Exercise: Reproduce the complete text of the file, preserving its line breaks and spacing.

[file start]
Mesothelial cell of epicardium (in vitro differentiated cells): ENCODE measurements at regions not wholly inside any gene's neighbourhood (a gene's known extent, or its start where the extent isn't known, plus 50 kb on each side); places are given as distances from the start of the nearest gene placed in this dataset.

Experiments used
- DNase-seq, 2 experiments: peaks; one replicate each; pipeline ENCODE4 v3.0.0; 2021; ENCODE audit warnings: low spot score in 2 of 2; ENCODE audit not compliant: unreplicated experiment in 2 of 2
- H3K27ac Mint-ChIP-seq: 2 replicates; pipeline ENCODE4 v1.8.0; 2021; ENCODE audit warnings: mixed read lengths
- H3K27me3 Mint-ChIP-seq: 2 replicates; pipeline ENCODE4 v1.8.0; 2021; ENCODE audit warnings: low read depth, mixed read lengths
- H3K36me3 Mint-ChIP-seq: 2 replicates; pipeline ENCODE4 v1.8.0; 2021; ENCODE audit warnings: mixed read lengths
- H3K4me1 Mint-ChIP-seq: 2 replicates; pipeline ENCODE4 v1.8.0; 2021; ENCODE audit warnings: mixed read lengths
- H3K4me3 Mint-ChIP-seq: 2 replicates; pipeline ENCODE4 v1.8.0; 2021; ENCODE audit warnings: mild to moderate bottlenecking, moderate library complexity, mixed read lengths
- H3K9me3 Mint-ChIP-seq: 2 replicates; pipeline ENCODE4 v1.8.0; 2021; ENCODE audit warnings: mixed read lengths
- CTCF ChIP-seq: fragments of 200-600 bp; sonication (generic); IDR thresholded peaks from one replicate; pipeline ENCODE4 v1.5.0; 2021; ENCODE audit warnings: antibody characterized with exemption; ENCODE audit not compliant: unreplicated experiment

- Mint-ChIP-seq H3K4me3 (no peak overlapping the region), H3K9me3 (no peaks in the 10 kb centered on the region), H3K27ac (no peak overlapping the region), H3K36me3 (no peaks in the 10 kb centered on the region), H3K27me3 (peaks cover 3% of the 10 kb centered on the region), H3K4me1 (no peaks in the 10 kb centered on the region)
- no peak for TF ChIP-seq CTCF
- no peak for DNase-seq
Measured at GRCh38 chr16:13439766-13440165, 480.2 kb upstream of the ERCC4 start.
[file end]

Mesothelial cell of epicardium (in vitro differentiated cells): ENCODE measurements at regions not wholly inside any gene's neighbourhood (a gene's known extent, or its start where the extent isn't known, plus 50 kb on each side); places are given as distances from the start of the nearest gene placed in this dataset.

Experiments used
- DNase-seq, 2 experiments: peaks; one replicate each; pipeline ENCODE4 v3.0.0; 2021; ENCODE audit warnings: low spot score in 2 of 2; ENCODE audit not compliant: unreplicated experiment in 2 of 2
- H3K27ac Mint-ChIP-seq: 2 replicates; pipeline ENCODE4 v1.8.0; 2021; ENCODE audit warnings: mixed read lengths
- H3K27me3 Mint-ChIP-seq: 2 replicates; pipeline ENCODE4 v1.8.0; 2021; ENCODE audit warnings: low read depth, mixed read lengths
- H3K36me3 Mint-ChIP-seq: 2 replicates; pipeline ENCODE4 v1.8.0; 2021; ENCODE audit warnings: mixed read lengths
- H3K4me1 Mint-ChIP-seq: 2 replicates; pipeline ENCODE4 v1.8.0; 2021; ENCODE audit warnings: mixed read lengths
- H3K4me3 Mint-ChIP-seq: 2 replicates; pipeline ENCODE4 v1.8.0; 2021; ENCODE audit warnings: mild to moderate bottlenecking, moderate library complexity, mixed read lengths
- H3K9me3 Mint-ChIP-seq: 2 replicates; pipeline ENCODE4 v1.8.0; 2021; ENCODE audit warnings: mixed read lengths
- CTCF ChIP-seq: fragments of 200-600 bp; sonication (generic); IDR thresholded peaks from one replicate; pipeline ENCODE4 v1.5.0; 2021; ENCODE audit warnings: antibody characterized with exemption; ENCODE audit not compliant: unreplicated experiment

- Mint-ChIP-seq H3K4me3 (no peak overlapping the region), H3K9me3 (no peaks in the 10 kb centered on the region), H3K27ac (no peak overlapping the region), H3K36me3 (no peaks in the 10 kb centered on the region), H3K27me3 (peaks cover 3% of the 10 kb centered on the region), H3K4me1 (no peaks in the 10 kb centered on the region)
- no peak for TF ChIP-seq CTCF
- no peak for DNase-seq
Measured at GRCh38 chr16:13439766-13440165, 480.2 kb upstream of the ERCC4 start.